The positive affect items on the Positive and Negative Affect Schedule (PANAS), a well-validated scale used in other intervention trials and in patients with HF, will be used to measure positive affect.

  2. Changes in LOT-R Scores [ Time Frame: Baseline, 12 weeks ]
    Life Orientation Test-Revised is a well-validated 6-item instrument used to measure dispositional optimism.

  3. Changes in HADS Scores [ Time Frame: Baseline, 12 weeks ]
    The Hospital Anxiety and Depression Scale will be used to measure depression and anxiety. This is a well-validated scale with few somatic symptom items that can confound mood/anxiety assessment in medically-ill patients.

  4. Changes in KCCQ Scores [ Time Frame: Baseline, 12 weeks ]
    The Kansas City Cardiomyopathy Questionnaire is a well-validated questionnaire of health status in HF. The full scale will be used to measure HF-specific health-related QoL (HRQoL), and an eight-question subset of the KCCQ will be used as a measure of HF symptoms.

  5. Changes in SF-12 Scores [ Time Frame: Baseline, 12 weeks ]
    The Medical Outcomes Study Short Form-12 (SF-12) will be used to measure quality of life. This is an instrument which has been used in multiple cardiac studies in the past.

  6. Changes in MOS SAS Scores [ Time Frame: Baseline, 12 weeks ]
    Three Medical Outcomes Study Specific Adherence Scale (MOS SAS) items assessing medication, diet, and exercise, will be measured individually and as a composite score.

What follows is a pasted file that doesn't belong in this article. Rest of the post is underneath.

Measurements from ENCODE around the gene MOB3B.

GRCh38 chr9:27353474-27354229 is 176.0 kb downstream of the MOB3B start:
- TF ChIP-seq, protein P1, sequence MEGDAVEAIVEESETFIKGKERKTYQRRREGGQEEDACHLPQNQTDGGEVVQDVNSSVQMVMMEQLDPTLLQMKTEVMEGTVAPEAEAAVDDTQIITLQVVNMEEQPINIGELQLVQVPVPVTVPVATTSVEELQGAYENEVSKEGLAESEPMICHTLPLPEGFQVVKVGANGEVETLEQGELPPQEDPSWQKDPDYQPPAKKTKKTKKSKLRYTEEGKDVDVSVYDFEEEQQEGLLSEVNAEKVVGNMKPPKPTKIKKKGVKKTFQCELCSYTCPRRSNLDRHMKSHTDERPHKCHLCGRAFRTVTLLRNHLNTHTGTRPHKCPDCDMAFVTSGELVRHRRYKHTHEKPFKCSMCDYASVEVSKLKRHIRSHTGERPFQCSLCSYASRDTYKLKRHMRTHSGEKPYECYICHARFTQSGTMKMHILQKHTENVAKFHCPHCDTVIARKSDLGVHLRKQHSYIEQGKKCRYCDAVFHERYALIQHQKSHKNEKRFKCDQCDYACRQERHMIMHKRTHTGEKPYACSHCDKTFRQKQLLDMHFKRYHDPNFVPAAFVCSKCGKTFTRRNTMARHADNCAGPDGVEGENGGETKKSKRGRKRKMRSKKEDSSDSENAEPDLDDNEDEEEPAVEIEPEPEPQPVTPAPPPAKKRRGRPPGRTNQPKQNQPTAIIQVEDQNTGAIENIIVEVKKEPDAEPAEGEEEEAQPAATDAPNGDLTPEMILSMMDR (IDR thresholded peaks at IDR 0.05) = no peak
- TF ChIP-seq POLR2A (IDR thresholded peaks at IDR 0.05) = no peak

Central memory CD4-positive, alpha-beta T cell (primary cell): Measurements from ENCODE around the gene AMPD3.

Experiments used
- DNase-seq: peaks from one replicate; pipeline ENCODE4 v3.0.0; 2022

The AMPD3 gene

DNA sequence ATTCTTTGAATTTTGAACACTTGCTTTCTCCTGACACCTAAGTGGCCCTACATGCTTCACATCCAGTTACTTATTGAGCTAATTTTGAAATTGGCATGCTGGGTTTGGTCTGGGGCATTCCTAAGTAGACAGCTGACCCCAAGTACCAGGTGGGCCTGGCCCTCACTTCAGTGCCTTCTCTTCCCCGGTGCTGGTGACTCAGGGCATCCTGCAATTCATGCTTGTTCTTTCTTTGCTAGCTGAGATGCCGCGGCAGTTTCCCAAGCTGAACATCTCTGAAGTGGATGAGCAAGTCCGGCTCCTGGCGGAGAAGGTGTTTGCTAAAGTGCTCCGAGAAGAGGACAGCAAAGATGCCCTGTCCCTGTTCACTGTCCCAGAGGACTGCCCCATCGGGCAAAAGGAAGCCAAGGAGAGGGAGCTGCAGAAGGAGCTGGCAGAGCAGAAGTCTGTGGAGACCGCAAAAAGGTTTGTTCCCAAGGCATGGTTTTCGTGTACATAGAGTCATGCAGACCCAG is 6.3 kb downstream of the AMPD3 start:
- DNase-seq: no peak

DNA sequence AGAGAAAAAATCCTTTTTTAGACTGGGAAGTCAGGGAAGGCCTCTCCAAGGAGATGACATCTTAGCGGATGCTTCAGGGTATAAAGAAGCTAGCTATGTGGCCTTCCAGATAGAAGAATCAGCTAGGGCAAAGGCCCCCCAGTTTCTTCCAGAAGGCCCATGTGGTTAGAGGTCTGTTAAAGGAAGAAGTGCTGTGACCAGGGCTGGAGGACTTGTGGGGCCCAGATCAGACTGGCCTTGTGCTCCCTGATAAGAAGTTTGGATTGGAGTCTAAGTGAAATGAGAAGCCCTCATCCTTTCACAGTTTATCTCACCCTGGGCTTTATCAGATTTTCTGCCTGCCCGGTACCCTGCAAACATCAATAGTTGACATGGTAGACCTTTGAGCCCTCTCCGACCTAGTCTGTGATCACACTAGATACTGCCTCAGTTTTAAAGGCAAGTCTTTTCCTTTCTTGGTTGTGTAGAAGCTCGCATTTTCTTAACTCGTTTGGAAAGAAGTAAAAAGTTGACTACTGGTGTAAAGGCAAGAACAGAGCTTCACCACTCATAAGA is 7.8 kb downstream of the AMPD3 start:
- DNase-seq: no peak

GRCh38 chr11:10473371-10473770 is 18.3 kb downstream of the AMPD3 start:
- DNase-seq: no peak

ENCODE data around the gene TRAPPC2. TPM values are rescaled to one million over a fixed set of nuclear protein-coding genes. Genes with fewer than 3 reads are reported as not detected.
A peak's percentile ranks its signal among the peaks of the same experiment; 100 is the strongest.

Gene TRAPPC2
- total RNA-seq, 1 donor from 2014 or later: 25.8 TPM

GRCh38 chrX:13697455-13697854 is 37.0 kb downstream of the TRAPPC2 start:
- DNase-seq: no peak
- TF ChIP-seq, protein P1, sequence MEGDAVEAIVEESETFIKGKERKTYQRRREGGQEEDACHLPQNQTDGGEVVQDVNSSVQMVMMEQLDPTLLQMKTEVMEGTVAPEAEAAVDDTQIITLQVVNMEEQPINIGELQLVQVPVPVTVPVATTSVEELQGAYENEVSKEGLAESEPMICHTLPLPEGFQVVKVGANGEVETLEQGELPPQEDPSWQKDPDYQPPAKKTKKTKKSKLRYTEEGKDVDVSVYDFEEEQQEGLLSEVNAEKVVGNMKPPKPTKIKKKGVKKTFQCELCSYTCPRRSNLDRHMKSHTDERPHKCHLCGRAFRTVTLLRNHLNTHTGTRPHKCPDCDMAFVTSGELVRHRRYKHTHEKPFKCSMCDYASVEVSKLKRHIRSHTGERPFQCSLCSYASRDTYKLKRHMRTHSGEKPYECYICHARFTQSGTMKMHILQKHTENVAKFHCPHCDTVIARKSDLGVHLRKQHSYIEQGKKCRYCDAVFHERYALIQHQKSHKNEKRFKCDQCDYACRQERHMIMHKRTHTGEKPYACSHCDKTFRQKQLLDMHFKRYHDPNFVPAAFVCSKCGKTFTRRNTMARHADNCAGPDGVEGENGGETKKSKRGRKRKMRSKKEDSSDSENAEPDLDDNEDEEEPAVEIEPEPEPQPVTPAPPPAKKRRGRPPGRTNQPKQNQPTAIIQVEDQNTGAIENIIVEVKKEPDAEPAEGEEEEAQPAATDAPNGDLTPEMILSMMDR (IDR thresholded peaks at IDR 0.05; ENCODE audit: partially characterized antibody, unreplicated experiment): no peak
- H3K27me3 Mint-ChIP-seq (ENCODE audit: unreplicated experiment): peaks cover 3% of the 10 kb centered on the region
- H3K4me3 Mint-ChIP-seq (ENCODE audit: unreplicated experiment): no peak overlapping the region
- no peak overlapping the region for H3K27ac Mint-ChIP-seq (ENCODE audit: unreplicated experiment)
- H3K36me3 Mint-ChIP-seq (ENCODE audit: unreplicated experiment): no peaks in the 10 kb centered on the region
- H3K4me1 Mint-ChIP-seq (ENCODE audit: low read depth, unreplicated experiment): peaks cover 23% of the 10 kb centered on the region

7. Changes in daily sodium intake (as measured with the ASA24) [ Time Frame: Baseline, 12 weeks ]
    The Automated Self-administered 24-hour recall (ASA24) is an online assessment tool based on the U.S. Department of Agriculture's (USDA) Automated Multi-Pass Method (AMPM). It will be used to calculate daily sodium intake.

  8. Medication Adherence (MEMSCaps) [ Time Frame: 12 weeks ]
    The MEMSCap has been used in patients with HF and is the most prevalent system for measuring adherence to PO medications. Investigators will measure adherence to a once-daily prescribed medication (aspirin, thiazide diuretic, statin, ACE inhibitor, or another once-daily cardiac medication, chosen in that order). Data will be continuously collected, and adherence noted by presence of bottle opening each day. Participants will use the pill counter throughout the study.